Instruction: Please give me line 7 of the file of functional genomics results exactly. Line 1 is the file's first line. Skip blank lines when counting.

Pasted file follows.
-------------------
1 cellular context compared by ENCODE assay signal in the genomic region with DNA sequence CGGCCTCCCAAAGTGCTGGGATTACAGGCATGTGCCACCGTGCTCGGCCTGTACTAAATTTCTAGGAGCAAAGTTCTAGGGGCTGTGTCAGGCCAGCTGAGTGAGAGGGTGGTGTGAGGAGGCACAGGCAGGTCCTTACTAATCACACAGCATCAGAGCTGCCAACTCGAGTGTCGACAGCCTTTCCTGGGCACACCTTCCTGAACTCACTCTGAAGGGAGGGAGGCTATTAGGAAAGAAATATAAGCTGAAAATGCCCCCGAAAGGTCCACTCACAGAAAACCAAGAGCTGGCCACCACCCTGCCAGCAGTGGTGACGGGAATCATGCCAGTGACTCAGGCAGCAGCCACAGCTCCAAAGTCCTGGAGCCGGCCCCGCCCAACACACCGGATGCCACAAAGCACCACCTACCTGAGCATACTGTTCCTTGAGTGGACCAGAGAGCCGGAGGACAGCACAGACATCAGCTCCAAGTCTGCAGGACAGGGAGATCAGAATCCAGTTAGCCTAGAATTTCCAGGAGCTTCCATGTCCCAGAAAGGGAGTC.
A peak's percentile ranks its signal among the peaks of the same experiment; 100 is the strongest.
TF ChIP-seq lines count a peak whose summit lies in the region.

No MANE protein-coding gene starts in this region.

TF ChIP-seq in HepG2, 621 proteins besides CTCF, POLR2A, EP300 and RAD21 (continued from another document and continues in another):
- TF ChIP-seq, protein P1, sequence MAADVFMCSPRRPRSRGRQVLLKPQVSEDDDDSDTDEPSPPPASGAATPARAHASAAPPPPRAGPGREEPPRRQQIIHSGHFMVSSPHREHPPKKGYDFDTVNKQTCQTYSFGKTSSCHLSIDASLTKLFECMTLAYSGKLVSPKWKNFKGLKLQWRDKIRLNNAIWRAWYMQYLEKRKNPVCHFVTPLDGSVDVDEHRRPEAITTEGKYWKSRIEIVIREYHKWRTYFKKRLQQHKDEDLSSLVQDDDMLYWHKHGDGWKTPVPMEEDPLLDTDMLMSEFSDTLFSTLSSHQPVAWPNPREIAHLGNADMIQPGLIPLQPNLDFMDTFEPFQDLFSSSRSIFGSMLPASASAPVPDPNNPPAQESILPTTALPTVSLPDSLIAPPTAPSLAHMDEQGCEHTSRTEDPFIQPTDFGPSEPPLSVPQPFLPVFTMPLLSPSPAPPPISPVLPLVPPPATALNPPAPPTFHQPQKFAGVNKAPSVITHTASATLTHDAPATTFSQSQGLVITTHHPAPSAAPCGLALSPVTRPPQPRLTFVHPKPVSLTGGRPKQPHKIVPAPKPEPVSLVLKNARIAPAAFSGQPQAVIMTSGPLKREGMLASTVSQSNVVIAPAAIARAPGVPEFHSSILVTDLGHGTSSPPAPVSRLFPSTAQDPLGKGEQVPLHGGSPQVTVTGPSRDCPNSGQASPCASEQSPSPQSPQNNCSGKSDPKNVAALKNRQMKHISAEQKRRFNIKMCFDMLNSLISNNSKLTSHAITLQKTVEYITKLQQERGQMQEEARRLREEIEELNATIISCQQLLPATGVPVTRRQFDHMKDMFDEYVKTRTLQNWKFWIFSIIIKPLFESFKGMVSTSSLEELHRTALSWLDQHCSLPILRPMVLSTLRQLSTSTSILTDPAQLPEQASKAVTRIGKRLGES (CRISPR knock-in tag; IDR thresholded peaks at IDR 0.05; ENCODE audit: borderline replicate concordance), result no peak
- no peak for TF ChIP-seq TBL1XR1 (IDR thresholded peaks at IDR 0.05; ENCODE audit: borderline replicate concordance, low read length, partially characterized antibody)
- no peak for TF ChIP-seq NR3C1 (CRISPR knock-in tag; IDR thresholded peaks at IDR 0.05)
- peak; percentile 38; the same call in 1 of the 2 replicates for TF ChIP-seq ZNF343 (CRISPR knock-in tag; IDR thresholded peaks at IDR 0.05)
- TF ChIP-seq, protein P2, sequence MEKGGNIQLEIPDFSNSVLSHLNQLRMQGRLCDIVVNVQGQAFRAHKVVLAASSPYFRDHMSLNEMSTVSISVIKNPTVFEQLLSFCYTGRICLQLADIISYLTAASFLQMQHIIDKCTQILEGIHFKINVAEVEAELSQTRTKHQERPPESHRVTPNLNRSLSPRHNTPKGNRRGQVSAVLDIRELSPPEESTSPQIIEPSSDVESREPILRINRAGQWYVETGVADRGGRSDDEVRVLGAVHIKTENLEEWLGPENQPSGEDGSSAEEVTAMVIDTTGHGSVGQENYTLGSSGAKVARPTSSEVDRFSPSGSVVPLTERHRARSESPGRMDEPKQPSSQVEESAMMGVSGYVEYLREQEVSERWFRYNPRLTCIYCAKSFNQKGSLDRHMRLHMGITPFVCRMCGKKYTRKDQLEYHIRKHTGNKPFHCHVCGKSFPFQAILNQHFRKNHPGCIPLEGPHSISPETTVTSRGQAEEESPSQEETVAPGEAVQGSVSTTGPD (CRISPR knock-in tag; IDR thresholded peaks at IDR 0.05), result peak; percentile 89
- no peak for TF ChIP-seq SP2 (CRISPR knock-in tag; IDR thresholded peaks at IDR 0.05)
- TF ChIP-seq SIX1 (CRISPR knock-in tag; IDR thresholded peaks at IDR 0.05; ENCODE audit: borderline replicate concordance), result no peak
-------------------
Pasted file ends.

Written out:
- no peak for TF ChIP-seq TBL1XR1 (IDR thresholded peaks at IDR 0.05; ENCODE audit: borderline replicate concordance, low read length, partially characterized antibody)